July 29, 2013
Sony, Panasonic May Partner To Develop NextGen Optical Discs
Peter Suciu for redOrbit.com - Your Universe Online
While many companies see the cloud as the future for archival storage, that isn't stopping Sony and Panasonic from developing what will likely be the next standard for local storage on a disc-based system. On Monday the two companies announced that they have signed a basic agreement with the objective of jointly developing a next-generation standard for professional-use optical discs.This technology would expand their respective archive business for long-term digital data storage, and the partnership aims to improve the development efficiency based on the technologies held by each company.
"Optical discs have excellent properties to protect them against the environment, such as dust-resistance and water-resistance, and can also withstand changes in temperature and humidity when stored," Sony and Panasonic said in a joint press release. "They also allow inter-generational compatibility between different formats, ensuring that data can continue to be read even as formats evolve. This makes them a robust medium for long-term storage of content."
The two companies are targeting businesses that require archival storage and this includes motion picture, broadcasting and even cloud service industries.
The goal of the two companies is to develop an optical disc with a recording capacity of at least 300GB by the end of 2015. This could be an ambitious goal given that current Blu-ray discs offer 25GB of storage on a single layer disc, and 50GB on a dual-layer.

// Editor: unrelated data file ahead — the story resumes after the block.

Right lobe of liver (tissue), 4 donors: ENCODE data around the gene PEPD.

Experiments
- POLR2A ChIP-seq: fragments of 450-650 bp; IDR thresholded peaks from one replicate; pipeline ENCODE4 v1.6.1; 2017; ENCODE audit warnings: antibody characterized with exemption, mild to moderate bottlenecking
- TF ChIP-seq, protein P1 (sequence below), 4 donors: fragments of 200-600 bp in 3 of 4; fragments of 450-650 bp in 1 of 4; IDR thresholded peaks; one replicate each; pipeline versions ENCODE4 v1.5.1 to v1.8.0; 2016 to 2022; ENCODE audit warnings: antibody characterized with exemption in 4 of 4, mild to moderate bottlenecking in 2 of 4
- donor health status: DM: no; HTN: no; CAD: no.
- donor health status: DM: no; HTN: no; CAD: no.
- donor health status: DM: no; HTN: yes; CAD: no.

It is also quite a leap from the 700MB of the original CD-ROM, a technology Sony developed with Philips in the early 1980s. Panasonic, then operating as Matsushita Electric, had worked with Toshiba to develop what would go on to become the DVD specification in the 1990s.
Moreover this partnership could look to avoid a costly format war, such as the one that took place a decade ago when Toshiba and NEC began development of a next-generation optical disc format that went on to become HD DVD, while Sony began work on an Ultra Density Optical (UDO), blue-laser optical disc that became Blu-ray. In the end, Blu-ray had more backing from consumer electronics makers and movie studios and beat out the rival HD DVD format.
Both Sony and Panasonic have shown a proven track record in the development of Blu-ray Disc format technologies.
Panasonic had adopted a newly-developed changer system that together with RAID technologies has the promise to offer rapid data transfer performance of up to 216MB/s, while this year the company launched its LB-DM9 series of optical disc storage devices. This system utilizes a dedicated magazine of just 20.8mm thickness to house 12 100GB optical discs.
Sony has also developed new optical disc storage systems, including its XDCAM series of professional broadcasting products, which houses 12 optical discs within a compact cartridge as a single storage solution. This can offer a range of storage capacities ranging from 300GB to 1.5TB.
However, the long term solution would be a disc that would provide as much as 300GB.
While the technology is now being aimed at archival solutions and long-term storage, it has the potential to see consumer applications, especially as UltraHDTV -- formerly known as 4K -- to start taking off with some early adopters. These sets offer four times the resolution of current HDTV sets, meaning that Blu-ray discs can only offer so much storage capacity for this next generation of video.
300GB optical discs would certainly seem to be the thing to go with UltraHDTV.